However, despite these short comings I enjoyed my stay at this exhibit and I liked it a lot for what it had to offer the birds. I was particularly impressed by the shear number of birds doing their synchronized swimming pattern: simply amazing! Here is a video clip that shows it from above:

The Fairy penguins are separated by a fence from the Humboldts and Rockhoppers.
In the background of the photo below you can see the next boxes. (You might need to click on it and look at the enlarged version)

On the video below you can see the wave action at the beach. The wave  is somewhat lost at the underwater viewing window, despite the fact that the top of the window is right at water level and I thought you could easily see the waves zooming by. But maybe the pool is too big, or the waves are too small?

Below I added notes to a satellite photo from Google Maps to give you an overview. From the photo I figured the pool measures about 35 meters (115') in length, and has a width of about 7 meters (23'). The land part of the exhibits is at least another 10 meters (33') passed the pool.

I couldn't tell whether this was a salt or fresh water exhibit.

I was there in April when it was still too cold for mosquitoes. However I heard that mosquitoes can become quite a nuisance even in the Tokyo Metropolitan area. I didn't see any traps or fans or other physical devices to deal with them. I assume that the birds are either treated with medicine or the avian malaria doesn't exist in Japan.

Bumblefoot or Pododermatitis
I once read that all diseases can ultimately traced back to the lack of oxygen in the tissue or organ. The source of this information might be somewhat flaky - a note pinned up in a yoga studio or a caption in some health magazine, I don't remember. But if this statement is true, than nothing would be better to prevent the bumble foot disease - a problem not uncommon with penguins in captivity - than exercise that gets the blood circulating and with it the oxygen. But if the penguins are spending hours on end standing on land because the water is not enticing enough for them to take a swim, the disease might be predetermined.

How does this effect the design of a penguin pool? For me it means: make the water as interesting as possible with jets, waves, obstacles, arches, varying water depth, large size pool for speeding longer stretches and easy turning radius, and having the right temperature, or maybe give them something interesting to look at underwater like a peek in the food prep room or a predator tank, or simply windows where they can observe the visitors.

Another benefit: Active animals are more fun to watch.

For all photos and videos above: @2010 wild-design.com

Doctor fish tank - Big hit with visitors by Martin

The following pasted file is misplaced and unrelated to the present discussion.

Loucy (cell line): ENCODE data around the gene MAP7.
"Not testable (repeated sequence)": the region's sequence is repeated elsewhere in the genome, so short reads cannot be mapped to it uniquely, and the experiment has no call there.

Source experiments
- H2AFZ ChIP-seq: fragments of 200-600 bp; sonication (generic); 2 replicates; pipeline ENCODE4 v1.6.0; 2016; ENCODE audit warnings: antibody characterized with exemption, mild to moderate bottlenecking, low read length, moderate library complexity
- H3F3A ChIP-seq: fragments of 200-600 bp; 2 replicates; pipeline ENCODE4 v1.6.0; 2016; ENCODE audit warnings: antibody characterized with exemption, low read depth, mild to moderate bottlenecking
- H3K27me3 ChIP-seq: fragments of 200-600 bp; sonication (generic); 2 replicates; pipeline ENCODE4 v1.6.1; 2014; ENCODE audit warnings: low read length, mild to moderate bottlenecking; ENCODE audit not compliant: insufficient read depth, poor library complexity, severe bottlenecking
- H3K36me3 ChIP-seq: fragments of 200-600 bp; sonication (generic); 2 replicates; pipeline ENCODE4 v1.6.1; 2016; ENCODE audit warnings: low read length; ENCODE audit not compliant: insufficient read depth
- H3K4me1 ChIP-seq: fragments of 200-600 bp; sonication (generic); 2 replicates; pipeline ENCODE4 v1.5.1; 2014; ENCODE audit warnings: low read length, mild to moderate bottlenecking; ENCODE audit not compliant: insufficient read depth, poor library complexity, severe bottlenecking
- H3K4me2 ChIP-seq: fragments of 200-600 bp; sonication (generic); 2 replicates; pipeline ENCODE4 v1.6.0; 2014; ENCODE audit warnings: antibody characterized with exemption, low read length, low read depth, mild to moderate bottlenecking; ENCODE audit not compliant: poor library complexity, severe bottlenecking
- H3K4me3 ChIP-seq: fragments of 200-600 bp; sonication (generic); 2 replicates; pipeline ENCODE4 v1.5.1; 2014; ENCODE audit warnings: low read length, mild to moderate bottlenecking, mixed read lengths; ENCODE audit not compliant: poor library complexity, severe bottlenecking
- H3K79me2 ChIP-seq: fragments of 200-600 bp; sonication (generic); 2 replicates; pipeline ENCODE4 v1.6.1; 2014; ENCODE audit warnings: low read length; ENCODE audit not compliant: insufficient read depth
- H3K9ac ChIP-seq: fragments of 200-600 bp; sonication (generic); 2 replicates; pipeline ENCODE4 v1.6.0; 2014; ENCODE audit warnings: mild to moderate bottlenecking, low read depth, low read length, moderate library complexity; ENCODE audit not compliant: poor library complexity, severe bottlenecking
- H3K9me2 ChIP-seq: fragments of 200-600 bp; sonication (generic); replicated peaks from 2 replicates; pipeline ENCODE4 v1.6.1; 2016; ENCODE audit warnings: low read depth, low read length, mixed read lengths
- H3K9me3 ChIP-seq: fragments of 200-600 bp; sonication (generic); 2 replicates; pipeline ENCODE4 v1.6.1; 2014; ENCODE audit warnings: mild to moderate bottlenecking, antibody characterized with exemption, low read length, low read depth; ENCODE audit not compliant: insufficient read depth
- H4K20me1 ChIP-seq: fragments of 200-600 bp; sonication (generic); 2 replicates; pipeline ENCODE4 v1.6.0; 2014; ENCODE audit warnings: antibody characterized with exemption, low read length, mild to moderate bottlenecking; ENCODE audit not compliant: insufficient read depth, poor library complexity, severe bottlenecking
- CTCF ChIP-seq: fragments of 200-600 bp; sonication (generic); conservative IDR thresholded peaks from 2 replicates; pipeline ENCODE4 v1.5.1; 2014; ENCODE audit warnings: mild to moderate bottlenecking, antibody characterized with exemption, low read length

I remember that a few years ago a small fish called Doctor fish (Garra rufa) hit the news and many blogs. The fish eat dead skin cells of spa visitors leaving the healthy skin to grow. An article from China Radio International has more on this.
Photo: photo.eastday.com

Now the fish has made it into public aquariums, or at least one aquarium, where visitors can submerge their hands into the water and see and feel (!) the fish nibbling on their hands.

Here is a short video clip:

Touch tanks are usually popular with kids, but adults are often reluctant to the get their hands messy, or even think it unhygienic and unhealthy. But apparently not so with this Doctor fish tank. Maybe because of its name or its uses in spas and for skin treatments, but I saw just as many adults - if not more - as kids trying to get their skin "cleaned".

Below: Happy adults getting their hands wet and cleaned

Here at the Shinagawa aquarium, Tokyo, they had two smaller cylinders tanks. A step in the front of the display allowed children to reach in.
I was very excited about this exhibit and couldn't wait to tell clients and the world at large about it. Since some, if not most touch tanks, are controversial, I thought this would be the perfect win-win situation: Visitors of all ages love to interact with these fish and the fish, I assume, love to eat.
But then I came across the following Wikipedia article:
Garra rufa can be kept in an aquarium at home; while not strictly a "beginner's fish", it is quite hardy. For treatment of skin diseases, aquarium specimens are not well suited as the skin-feeding behavior fully manifests only under conditions where the food supply is somewhat scarce and unpredictable.
End of quote

Does that mean the fish only nibbles on skin when it is starving? And, is it true? If so, it wouldn't be ethical to display them unless they are also fed otherwise.

No instructions - say it with a photo

I don't like reading instructions - anywhere, anytime. Saying it with a photo is so much faster and easier to absorb. I have now seen it used a couple times in science museums, which have some of the worst offenders when it comes to having to read long winding instructions before you know what you need to do.
The doctor fish exhibit had a big sign with many words of which I understood none because they were in Japanese. But looking at the photo I knew immediately what to do, even if I'd been the only visitor.